UN and EMF publish plastic waste and pollution guidance for investors

The United Nations Principles for Responsible Investment (PRI) and the Ellen MacArthur Foundation (EMF) have published new guidance for investors on how to engage with companies on plastic waste and pollution.

Collaborating with the EMF, the Investor Engagement Guides set out how investors can address the challenge of plastic waste and pollution by engaging with companies across the plastics value chain, and assessing their circular economy performance.

A collection of assorted plastic bottlesThe guides follow the PRI’s 2019 Plastics Landscape Series, a research project consisting of three reports and an online interactive data tool.

Focusing on four key sectors across the plastics value chain, the guides cover petrochemicals, containers and packaging producers, fast-moving consumer goods (FMCGs), and waste management.

By engaging with large users, producers, and recyclers of plastic packaging and asking them to take action on their portfolio, the EMF says, investors have an opportunity to address plastic waste and pollution.

The guides use the New Plastics Economy Global Commitment as a framework, aiming to increase the pressure on businesses to adopt circular economy principles, set ambitious time-bound targets, and report transparently on progress towards a circular economy for plastic.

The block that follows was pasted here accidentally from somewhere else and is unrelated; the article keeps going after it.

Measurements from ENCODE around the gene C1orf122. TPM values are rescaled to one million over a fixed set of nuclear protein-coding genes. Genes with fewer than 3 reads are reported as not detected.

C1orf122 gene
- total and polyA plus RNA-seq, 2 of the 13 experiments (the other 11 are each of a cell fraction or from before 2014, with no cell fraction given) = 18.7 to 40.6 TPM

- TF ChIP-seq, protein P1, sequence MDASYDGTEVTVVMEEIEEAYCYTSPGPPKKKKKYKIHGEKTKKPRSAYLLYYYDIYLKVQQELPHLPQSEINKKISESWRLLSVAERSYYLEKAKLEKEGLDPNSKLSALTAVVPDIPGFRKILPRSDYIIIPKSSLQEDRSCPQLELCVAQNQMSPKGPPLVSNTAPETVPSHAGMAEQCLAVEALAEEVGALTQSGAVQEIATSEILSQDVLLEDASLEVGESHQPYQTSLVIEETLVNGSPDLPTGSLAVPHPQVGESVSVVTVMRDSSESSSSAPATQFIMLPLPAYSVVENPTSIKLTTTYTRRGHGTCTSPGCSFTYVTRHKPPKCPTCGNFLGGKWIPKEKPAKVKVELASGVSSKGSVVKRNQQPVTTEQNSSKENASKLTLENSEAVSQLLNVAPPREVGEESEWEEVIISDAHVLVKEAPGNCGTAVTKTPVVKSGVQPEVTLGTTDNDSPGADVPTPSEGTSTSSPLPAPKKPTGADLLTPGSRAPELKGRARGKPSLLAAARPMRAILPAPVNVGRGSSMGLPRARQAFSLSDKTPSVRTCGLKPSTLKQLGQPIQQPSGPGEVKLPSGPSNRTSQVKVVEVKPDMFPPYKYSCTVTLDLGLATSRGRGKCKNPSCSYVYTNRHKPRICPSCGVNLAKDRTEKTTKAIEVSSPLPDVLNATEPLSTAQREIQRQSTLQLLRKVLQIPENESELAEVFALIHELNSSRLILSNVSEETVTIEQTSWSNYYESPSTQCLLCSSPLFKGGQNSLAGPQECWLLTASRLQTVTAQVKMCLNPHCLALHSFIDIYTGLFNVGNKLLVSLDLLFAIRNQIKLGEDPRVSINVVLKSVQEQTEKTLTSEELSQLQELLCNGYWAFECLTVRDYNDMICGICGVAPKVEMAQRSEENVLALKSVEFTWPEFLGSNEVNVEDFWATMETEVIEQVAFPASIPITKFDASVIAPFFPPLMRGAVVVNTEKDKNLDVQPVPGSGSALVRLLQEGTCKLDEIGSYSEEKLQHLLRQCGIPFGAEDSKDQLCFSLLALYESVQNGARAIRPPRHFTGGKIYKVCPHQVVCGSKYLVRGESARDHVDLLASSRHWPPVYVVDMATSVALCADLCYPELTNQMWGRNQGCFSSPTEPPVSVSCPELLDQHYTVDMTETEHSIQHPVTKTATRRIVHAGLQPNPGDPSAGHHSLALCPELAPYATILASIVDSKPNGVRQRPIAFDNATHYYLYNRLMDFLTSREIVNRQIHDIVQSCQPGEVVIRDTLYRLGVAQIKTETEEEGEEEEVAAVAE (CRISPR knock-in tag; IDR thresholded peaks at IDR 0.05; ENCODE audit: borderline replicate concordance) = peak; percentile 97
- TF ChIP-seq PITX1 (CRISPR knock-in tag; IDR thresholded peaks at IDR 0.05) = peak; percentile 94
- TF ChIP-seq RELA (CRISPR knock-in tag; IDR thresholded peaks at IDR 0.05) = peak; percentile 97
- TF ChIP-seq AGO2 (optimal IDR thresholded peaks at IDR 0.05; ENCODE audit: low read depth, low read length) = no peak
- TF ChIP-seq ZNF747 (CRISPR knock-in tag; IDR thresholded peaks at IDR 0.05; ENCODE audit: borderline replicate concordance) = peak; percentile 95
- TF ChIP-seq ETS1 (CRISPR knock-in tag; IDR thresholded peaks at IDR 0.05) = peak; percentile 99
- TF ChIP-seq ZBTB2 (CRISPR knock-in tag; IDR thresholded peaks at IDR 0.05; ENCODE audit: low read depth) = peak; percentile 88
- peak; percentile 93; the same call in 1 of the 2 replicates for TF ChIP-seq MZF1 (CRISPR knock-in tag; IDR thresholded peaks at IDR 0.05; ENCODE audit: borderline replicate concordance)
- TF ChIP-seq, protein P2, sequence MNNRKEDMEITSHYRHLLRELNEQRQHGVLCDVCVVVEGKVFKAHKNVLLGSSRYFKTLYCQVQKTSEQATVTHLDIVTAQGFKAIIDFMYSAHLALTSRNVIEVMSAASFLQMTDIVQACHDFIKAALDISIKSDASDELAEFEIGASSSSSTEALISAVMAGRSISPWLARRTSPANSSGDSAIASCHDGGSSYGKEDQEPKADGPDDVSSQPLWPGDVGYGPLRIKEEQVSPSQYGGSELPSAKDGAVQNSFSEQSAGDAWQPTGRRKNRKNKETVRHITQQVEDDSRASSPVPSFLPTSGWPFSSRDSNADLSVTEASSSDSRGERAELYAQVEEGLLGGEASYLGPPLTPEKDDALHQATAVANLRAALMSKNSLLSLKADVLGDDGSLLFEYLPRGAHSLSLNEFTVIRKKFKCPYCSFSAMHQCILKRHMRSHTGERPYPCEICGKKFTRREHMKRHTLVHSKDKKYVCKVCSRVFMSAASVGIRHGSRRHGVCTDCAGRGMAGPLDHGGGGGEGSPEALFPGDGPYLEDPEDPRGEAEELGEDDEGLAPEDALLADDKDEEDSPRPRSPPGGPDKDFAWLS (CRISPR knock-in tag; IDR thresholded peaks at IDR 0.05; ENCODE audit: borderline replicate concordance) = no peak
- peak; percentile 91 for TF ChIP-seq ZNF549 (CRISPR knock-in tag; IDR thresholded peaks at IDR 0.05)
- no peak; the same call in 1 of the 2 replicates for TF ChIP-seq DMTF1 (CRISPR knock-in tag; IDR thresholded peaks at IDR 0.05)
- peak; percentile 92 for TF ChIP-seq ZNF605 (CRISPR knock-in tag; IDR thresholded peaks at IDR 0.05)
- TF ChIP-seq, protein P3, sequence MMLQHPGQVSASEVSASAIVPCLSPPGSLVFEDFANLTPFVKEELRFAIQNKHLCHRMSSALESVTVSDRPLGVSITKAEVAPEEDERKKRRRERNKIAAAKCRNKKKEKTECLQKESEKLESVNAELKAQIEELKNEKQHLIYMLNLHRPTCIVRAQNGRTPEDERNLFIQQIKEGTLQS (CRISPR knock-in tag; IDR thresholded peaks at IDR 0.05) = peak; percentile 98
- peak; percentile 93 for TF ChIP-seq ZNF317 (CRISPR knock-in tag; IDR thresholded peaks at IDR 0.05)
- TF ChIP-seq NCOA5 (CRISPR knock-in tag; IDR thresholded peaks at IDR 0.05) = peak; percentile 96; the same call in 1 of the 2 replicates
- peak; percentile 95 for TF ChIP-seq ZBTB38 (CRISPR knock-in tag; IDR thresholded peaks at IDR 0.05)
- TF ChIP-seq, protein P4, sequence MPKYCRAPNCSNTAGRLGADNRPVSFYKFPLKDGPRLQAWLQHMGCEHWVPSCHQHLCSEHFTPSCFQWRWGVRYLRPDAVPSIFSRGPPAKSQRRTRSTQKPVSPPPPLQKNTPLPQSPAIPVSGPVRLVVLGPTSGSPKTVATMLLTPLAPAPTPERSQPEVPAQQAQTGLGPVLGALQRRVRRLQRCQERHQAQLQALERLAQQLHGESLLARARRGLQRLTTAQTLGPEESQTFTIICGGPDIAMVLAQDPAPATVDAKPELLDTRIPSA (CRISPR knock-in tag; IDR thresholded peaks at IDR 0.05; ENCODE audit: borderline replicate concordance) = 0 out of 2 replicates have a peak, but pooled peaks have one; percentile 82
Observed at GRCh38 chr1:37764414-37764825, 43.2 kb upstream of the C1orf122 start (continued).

Led by the EMF in collaboration with the UN Environment Programme, the New Plastics Global Commitment commits governments, businesses, and other organisations to the elimination of all problematic and unnecessary plastic items, the innovation of plastics to ensure reusability, recyclability, and compostability, and the retention of all plastic items within the circular economy.

The guides highlight the need for investors to encourage companies to adopt the New Plastics Global Commitment by 2025, as well as understanding the risks associated with the plastics industry, such as those related to policy and regulation, reputation, human health, the environment, and the climate.

Addressing these risks and transitioning to a circular economy, says the EMF, will create investment opportunities, whilst reducing the impact of plastic packaging, meeting consumer needs, and contributing to achieving the Sustainable Development Goals.

Each guide includes a sector overview related to its use of or role in producing plastic packaging, waste, and pollution; engagement questions focused on governance, risk management and reporting, performance, and impact; a table to help investors understand company progress against the actions and outcomes required to address plastic waste and pollution, and examples of company best practice.

The EMF highlights actions that companies within the industry are expected to take by 2025, with all companies expected to make commitments to collaborate with other stakeholders to increase circular plastic behaviours, and report annually and publicly on their progress.

FMCG and container and packaging companies are required to eliminate problematic or unnecessary packaging, move from single-use to reusable packaging where relevant, ensure 100 per cent of packaging is reusable, recyclable, or compostable, and set post-consumer recycled content targets across all packaging.

Petrochemical companies are additionally expected to set targets to increase the use of recycled plastics. Waste management companies are urged to set targets to grow the volume and quality of recycled/composted plastics, as well as accordingly increasing the ratio of these materials over landfilled and incinerated plastic volumes.

The full guides can be found on the EMF website.